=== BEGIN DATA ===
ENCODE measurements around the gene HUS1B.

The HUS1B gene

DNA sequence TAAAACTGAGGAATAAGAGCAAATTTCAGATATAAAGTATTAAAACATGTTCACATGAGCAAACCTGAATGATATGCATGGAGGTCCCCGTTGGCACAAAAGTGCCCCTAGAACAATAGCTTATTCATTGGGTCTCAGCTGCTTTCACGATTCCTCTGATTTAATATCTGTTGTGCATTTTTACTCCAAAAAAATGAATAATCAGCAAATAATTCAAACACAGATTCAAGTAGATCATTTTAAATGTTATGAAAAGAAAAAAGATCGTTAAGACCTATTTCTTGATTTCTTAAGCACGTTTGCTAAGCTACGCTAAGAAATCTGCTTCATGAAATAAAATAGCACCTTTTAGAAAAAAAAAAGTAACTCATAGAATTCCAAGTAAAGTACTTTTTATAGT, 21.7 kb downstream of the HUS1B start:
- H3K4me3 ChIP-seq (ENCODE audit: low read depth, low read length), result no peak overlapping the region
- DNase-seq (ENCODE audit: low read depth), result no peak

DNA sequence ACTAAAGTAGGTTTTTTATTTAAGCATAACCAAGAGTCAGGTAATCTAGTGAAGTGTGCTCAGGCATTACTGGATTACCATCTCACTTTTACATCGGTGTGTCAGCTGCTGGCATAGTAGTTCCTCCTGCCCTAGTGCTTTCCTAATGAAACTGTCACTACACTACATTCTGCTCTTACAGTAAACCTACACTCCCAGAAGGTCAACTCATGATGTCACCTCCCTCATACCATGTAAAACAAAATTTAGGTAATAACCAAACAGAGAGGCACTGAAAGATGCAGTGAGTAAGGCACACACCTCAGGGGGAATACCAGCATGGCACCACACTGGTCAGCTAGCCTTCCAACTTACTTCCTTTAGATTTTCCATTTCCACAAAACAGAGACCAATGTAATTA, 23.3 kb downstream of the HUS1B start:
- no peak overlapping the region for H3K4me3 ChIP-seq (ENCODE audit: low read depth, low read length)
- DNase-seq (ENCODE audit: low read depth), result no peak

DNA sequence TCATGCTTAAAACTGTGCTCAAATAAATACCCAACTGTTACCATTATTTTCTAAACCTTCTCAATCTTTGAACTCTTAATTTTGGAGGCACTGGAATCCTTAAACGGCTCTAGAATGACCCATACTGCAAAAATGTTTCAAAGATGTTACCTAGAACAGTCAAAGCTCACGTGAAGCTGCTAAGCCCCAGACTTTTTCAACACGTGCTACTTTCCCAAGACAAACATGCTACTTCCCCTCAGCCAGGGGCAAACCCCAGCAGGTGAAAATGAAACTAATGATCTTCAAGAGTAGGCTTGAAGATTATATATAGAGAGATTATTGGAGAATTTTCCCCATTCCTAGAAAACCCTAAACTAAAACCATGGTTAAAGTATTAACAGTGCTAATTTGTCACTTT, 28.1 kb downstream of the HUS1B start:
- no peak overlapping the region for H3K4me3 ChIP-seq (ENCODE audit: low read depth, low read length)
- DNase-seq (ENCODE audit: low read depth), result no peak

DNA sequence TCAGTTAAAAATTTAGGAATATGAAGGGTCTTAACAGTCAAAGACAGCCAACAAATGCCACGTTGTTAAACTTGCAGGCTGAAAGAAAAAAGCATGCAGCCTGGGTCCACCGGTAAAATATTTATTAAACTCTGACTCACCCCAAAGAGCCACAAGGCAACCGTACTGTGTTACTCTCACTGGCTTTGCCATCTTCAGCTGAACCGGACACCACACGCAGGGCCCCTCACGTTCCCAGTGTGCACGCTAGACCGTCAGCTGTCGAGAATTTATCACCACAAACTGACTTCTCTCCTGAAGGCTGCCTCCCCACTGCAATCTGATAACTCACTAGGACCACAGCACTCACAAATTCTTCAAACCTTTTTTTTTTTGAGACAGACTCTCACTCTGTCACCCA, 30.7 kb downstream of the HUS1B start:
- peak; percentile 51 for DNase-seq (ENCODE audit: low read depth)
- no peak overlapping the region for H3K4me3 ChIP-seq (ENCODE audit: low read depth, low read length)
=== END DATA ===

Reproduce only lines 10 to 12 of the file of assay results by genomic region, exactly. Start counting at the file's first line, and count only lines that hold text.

- no peak overlapping the region for H3K4me3 ChIP-seq (ENCODE audit: low read depth, low read length)
- DNase-seq (ENCODE audit: low read depth), result no peak

DNA sequence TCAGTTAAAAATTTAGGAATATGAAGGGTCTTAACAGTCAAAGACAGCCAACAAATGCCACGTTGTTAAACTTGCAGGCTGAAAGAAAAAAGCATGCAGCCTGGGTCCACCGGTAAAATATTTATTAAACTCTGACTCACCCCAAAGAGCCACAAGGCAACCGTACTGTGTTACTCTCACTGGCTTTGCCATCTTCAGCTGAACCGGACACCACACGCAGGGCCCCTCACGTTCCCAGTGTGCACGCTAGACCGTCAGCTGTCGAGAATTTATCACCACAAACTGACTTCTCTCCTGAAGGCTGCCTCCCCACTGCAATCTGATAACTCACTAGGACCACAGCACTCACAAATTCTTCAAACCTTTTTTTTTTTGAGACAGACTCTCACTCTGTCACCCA, 30.7 kb downstream of the HUS1B start: